In this respect the observation of Judge Leventhal in the concurring opinion to Irby v. United States, 390 F.2d 432, 435 (D.C. Cir. 1967), is also appropriate. Judge Leventhal stated:

"If at the scene of a crime the defendant can be said to have realized that he has come to a fork in the road, and nevertheless decides to invade a different interest, then his successive intentions make him subject to cumulative punishment, and he must be treated as accepting that risk, whether he in fact knows of it or not." (at 437-38)

While in the instant case the general interest to be protected by the statutes, irrespective of the type of sexual intercourse indulged in, is the same freedom from sexual assault we nevertheless conclude that the particularized legislatively expressed interest of society to protect persons from each of these distinct types of assault is significant. Accordingly, we conclude that, by embarking on a course of a different type of intrusion on the body of a victim, a different legislatively protected interest is invaded.

While intent is not, strictly speaking, an element of rape, there nevertheless was an exercise of separate *37 volition; and, certainly, as Harrell points out on page 574, different and distinct volitional acts are employed in the perpetration of each separately defined act of intercourse.

Although the facts upon which we are obliged to rely in the procedural posture of this case are skeletal, it is apparent that each of the alleged acts of intercourse was accompanied by separate threats and separate and distinct use of force to accomplish the particular act.

As stated in Lillard v. State, 528 S.W.2d 207, 211 (Tenn. Ct. App. 1975), a case involving multiple rapes:

"Additional orders were given to the captive female, an intent to have her again was formed and manifested, and the crime committed. Certainly there was separate and additional fear, humiliation and danger to the victim."

While Lillard involved rapes committed at different times and places, we nevertheless believe the quotation accurately typifies the situation herein. Certainly, each act separately resulted in injury, pain, danger, fear, and humiliation to the victim. It can hardly be said that the assaultive acts allegedly committed by the defendant were so similar in nature that they merged one into the other so as to be treated as but one offense. Each was perpetrated by the exercise of separate volitional acts, each involved a different area of the victim's body, each required separate application of force and threat, and each resulted in a new and different humiliation, danger, and pain.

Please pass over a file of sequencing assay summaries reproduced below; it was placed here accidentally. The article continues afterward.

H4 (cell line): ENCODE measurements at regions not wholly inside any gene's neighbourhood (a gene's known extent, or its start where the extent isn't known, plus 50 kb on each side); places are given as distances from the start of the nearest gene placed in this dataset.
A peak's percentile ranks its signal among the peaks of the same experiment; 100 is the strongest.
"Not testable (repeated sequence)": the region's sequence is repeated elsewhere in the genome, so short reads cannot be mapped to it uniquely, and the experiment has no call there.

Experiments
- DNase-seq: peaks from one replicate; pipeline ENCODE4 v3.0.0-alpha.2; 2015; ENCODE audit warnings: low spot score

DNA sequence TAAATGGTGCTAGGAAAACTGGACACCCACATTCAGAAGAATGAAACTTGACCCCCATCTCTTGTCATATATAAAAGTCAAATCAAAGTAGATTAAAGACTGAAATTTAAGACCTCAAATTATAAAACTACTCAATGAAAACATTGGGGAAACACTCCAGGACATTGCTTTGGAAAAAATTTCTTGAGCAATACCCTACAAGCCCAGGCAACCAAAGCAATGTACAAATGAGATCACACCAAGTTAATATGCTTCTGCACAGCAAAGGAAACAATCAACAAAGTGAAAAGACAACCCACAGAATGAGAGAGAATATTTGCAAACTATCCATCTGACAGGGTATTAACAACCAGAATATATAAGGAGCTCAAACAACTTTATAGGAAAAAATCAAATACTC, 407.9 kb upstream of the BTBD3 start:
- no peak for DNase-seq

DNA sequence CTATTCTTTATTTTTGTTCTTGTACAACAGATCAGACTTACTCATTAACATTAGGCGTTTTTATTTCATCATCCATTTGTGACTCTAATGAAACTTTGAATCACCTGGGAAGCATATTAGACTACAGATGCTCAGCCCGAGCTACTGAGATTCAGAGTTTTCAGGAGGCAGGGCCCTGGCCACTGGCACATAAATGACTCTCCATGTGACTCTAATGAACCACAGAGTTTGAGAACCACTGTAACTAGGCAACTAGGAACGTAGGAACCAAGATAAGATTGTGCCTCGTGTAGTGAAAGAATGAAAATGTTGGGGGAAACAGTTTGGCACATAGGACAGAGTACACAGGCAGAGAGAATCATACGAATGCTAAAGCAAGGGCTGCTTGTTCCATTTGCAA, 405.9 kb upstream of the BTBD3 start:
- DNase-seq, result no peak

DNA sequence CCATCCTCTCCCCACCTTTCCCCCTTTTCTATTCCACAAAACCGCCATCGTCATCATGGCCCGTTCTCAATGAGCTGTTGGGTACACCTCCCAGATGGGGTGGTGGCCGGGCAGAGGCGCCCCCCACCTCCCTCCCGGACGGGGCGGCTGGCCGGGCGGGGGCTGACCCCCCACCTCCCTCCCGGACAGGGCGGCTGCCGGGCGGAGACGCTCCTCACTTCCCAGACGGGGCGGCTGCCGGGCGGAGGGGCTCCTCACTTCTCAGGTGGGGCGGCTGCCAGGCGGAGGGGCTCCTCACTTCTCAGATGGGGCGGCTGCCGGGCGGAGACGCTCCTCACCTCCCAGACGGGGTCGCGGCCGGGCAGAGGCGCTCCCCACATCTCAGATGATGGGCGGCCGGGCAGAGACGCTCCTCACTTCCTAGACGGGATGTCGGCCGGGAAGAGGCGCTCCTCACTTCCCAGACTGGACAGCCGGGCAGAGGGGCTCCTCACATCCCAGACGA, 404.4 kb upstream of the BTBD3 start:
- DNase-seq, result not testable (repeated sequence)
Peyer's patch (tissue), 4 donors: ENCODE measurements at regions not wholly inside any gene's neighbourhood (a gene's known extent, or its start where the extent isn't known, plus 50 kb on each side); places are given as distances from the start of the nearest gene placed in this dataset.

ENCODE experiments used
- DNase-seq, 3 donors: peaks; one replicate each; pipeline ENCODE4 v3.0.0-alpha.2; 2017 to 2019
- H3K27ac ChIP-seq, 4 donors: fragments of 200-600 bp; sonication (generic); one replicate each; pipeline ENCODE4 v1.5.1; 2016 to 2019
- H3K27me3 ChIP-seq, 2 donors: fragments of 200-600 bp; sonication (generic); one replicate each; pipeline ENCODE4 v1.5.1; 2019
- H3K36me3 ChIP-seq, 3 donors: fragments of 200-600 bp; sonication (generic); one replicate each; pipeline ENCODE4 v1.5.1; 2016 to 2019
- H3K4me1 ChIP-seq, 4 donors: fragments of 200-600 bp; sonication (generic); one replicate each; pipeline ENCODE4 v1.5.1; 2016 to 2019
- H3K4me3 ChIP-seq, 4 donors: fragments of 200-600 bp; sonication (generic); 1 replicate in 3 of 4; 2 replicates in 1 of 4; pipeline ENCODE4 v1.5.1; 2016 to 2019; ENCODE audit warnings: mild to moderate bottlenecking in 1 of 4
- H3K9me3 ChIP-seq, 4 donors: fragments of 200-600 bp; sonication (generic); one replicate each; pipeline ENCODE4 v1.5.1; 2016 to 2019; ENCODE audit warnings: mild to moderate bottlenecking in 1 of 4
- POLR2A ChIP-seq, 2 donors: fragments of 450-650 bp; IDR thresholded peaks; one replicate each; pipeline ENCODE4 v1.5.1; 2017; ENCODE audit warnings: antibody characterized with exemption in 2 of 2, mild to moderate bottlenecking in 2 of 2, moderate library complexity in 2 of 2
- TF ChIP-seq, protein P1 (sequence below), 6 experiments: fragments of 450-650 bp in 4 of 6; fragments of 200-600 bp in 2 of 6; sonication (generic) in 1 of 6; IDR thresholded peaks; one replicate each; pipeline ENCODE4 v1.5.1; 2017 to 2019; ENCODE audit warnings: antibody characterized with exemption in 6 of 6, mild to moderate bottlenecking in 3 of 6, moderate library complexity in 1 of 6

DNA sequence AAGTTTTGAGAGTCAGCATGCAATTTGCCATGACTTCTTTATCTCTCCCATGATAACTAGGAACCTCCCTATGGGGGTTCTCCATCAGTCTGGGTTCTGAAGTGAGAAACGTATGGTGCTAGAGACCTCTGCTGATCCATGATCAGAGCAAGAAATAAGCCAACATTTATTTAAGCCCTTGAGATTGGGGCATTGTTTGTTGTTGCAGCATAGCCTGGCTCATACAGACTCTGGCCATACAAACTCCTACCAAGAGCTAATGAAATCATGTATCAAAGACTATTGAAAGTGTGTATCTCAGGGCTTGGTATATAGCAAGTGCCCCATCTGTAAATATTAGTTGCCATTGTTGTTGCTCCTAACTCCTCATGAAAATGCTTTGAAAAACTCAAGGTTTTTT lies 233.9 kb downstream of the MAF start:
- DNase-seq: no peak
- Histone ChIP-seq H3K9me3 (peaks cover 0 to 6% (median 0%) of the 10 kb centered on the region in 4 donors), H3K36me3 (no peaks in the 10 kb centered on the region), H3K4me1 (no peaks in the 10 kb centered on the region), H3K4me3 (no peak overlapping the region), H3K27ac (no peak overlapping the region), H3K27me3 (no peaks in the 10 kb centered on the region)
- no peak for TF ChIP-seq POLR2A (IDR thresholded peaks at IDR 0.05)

The general legislative intent of the statutory revision should also be considered. We take judicial notice that the revision of the statutes originating in 1975 (S.B. 233), which found its place in the Laws of 1975 and 1977, was the result of a legislatively perceived need to broaden the protections afforded by what had previously been referred to as crimes against sexual morality. The *38 new laws recognized that forcible sexual assaults constitute threats to life and bodily security. The legislature recognized that what had previously been considered as perversions when coupled with force constituted dangerous threats to life and bodily security.

To accept the assertion of the defendant that the theretofore existing crimes of cunnilingus, fellatio, anal intercourse, or other genital intrusions were to be subsumed under the single chargeable category of sexual assault would require us to reach the general conclusion that it was the legislative intent to permit the charging of but one crime where multiple crimes could be charged before. This flies in the face of the legislative history and of common sense. We are satisfied that a reasonable ascertainment of legislative intent leads to the conclusion that these crimes may be charged separately. Although there is no precise statement in the statutes clearly indicative of the legislature's intent that these crimes may be charged separately, the United States Supreme Court in Bell v. United States, 349 U.S. 81, 83 (1955), stated that statutes should be read "with the saving grace of common sense."